The MMO effectcomments powered by Disqus
Posted on Tuesday, March 4 2008 @ 13:30:52 PST
Since when did all of PC gaming revolve around World of Warcraft? I mean, looking at it's unprecedented dominance in the PC market for the past couple of years is impressive yes, but is it really that big of a deal? So 9 billion waste time online doing level grinding and monster hunting, or looking for that one item that will make them kick more ass then another guy.
While there is nothing wrong with MMORPG's, the influx of them the past decade is staggering. Beginning with Everquest nearly ten years ago now, we have had dozens of MMORPG's on the market. Some, like City of Heroes and the aforementioned WOW, are really good. Others, like the poor Star Wars Galaxies, fail to meet any expectations that were given. But what about these games does it attract people? What element in the gameplay let's people be a pink dancing wookie, or a gnome druid who looks like Danny Devito?
I guess first and foremost is choice and customization. Let's face it, we like choices, and customization. That was actually one reason why I bought City of Heroes, and later City of Villians. The choice of making villians and heroes with clever costume designs is a fun passtime. I would spend hours crafting costumes, just for the hell of it, and clever names along with the costumes. That was part of the fun of City of Heroes.
Another reason is choice, do I want to be a shaman or a warlock? That would affect my role in the game, be it a healer or a tank, things that craft a degree of strategy that is not seen often in regular RPG's where you have a specific character for that role, or your character can be adept in everything, like in Oblivion.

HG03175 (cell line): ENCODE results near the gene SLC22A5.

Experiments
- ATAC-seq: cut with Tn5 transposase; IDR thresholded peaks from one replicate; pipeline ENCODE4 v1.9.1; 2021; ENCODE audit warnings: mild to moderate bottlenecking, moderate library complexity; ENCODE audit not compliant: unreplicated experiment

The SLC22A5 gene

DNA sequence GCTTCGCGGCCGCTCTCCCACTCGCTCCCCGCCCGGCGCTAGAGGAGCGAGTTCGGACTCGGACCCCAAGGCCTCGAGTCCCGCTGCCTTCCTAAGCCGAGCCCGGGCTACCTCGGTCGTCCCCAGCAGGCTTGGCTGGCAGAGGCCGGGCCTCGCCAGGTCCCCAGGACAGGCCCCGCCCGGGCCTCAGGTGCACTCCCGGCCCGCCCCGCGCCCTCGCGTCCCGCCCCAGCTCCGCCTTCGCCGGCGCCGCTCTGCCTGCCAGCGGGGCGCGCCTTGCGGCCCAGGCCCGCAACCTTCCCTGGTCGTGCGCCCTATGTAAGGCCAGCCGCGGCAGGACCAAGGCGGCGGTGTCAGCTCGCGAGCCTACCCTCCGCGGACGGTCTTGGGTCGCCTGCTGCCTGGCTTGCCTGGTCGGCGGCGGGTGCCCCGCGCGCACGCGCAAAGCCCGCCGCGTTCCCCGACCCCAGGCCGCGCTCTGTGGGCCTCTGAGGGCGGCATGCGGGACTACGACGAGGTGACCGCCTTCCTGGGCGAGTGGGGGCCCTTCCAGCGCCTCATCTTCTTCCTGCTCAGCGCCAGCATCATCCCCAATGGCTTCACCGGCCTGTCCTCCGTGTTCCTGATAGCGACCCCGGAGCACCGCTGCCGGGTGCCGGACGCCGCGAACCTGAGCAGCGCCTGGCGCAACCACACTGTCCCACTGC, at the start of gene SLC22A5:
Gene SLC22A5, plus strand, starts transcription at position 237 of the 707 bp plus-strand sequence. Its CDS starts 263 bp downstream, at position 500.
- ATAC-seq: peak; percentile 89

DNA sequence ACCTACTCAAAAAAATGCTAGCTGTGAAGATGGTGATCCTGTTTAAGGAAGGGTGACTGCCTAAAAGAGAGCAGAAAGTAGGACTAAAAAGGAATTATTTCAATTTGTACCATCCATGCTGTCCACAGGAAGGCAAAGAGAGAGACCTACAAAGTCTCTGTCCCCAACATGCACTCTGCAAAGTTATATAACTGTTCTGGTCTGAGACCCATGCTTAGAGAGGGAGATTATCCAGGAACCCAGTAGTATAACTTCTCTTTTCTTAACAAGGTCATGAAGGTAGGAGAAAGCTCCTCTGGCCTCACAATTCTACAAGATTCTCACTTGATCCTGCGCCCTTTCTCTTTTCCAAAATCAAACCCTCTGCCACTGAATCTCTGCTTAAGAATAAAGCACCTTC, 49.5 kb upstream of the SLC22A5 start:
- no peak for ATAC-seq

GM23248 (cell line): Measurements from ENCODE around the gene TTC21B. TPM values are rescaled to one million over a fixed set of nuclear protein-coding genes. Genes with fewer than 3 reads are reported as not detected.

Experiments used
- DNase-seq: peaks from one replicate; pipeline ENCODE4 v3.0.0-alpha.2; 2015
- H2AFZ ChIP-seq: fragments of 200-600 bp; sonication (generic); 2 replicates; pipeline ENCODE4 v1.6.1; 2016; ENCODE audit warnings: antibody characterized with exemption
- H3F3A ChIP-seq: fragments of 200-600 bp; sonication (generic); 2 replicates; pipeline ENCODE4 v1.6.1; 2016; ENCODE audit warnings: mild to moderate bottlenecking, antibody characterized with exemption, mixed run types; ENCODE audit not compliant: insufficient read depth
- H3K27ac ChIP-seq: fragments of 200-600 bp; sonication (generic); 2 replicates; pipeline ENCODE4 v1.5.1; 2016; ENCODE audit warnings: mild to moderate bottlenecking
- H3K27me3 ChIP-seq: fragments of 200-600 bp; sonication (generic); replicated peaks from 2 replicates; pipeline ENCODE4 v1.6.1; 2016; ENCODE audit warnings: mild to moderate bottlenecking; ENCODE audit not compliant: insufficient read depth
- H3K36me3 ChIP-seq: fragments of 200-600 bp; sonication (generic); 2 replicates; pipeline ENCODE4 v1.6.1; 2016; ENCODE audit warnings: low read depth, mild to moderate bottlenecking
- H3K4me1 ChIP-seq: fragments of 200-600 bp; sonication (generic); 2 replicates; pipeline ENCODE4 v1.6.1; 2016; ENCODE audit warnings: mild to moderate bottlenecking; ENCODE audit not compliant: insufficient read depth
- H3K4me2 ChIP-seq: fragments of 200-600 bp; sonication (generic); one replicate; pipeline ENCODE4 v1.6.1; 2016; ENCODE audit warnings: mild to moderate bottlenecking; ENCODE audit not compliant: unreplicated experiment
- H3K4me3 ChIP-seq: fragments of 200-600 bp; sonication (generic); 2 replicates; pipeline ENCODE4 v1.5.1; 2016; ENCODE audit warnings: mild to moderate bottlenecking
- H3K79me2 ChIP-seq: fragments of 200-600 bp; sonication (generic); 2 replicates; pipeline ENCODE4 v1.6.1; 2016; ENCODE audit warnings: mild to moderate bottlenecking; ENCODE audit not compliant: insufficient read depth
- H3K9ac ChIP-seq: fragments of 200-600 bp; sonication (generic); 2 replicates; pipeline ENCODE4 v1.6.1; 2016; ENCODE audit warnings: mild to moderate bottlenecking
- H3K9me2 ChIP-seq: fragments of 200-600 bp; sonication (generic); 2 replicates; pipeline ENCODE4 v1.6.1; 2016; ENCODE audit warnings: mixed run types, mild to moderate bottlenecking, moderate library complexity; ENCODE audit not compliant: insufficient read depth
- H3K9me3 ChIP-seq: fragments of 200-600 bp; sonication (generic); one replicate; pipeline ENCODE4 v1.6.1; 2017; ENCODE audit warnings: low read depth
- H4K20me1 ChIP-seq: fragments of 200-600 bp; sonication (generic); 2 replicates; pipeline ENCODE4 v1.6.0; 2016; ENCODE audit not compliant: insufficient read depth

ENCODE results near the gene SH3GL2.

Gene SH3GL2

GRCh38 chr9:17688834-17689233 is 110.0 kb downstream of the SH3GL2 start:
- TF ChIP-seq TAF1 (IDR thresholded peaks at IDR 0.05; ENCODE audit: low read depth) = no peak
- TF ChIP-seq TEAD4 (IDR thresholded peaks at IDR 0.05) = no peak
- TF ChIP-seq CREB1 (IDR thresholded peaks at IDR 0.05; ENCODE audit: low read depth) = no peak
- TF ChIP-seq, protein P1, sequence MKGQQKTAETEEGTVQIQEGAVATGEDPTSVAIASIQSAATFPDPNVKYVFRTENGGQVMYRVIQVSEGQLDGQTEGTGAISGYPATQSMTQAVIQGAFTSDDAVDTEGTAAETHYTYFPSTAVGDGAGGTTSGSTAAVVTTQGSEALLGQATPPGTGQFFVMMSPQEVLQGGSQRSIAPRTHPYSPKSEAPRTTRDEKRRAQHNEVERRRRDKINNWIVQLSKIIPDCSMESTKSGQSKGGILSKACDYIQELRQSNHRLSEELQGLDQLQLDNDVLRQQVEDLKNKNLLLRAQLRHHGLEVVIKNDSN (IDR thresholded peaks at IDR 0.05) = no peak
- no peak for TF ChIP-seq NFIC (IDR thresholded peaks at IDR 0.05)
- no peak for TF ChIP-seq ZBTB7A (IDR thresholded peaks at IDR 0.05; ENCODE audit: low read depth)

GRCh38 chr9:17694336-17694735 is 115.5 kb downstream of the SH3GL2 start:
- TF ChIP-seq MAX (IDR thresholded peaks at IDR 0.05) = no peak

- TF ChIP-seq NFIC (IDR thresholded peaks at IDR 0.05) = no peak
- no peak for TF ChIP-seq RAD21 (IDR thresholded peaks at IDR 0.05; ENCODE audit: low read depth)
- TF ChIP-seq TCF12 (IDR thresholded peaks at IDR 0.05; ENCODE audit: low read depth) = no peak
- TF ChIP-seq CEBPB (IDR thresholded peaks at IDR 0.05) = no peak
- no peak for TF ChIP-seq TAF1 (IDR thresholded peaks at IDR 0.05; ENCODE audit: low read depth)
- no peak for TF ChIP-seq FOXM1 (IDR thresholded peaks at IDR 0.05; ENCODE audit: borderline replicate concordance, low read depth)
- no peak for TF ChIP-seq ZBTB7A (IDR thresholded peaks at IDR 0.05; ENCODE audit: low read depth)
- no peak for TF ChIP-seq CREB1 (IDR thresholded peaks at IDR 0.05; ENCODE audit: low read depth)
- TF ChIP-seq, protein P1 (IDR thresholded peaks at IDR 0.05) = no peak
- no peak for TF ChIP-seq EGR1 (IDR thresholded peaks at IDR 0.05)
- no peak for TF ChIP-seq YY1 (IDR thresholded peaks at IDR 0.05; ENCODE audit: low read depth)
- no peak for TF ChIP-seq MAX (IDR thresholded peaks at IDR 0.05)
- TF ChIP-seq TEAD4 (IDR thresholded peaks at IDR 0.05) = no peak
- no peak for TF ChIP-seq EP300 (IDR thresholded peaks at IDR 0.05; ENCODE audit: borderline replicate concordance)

But besides the addicting customization and leveling up, the gameplay is actually, well, shallow. You go to X npc to do task Y for reward Z. Thats it, in a nutshell. Your quests are almost all fetch quests, looking for 10 boar hides or clearing a building with evil minions. It never changes. Oh sure, some areas you need a group to do them, but even with that, the game comes to a halt when it drags onward with these type of quests and level zones.
And what is worse, this type of gameplay is starting to translate into single player PC games as well. Recent games like The Witcher are essentially MMORPG's that are for single players; you do the same amount of quests for items and eventually you move onto a harder level zone. It is, in all honesty, a chore.
Yet people are playing the MMO's religiously, getting to the level cap so they can partake in wide-scale battles with other players online. This is a neat idea, but at the same time it's also kind of pointless in the end. Sure you can have a match and it will never be the same match as far as you go, but the problem is that it takes so damn long to GET to that stage of the game, and once your there you are likely outclassed by everyone who is involved with capture the flag games or sport arena gladiator combat.
So in the end, MMORPG's live and die by the dedicated diehards, but a lot of people out there are not interested into putting up the work for it. I don't blame them, because a lot of people find pleasure in other things, be it games, movies, TV, friends, or sex. It is not necessarily a bad thing, that MMO's are the king of PC games, but I think we should look through the hundreds of titles online, as well as the single player PC MMO's and think about this critically. Why is it so addictive? Is it just the degree of choice, or is it truely the work thats involved to attain a level of Nirvana in the game itself? Whatever the case may be, one thing is clear. MMORPG's are the in thing right now, and along with that, they also contain a dedicated fanbase that will ensure it's survival, even from the naysayers or the non-hardcore crowds.
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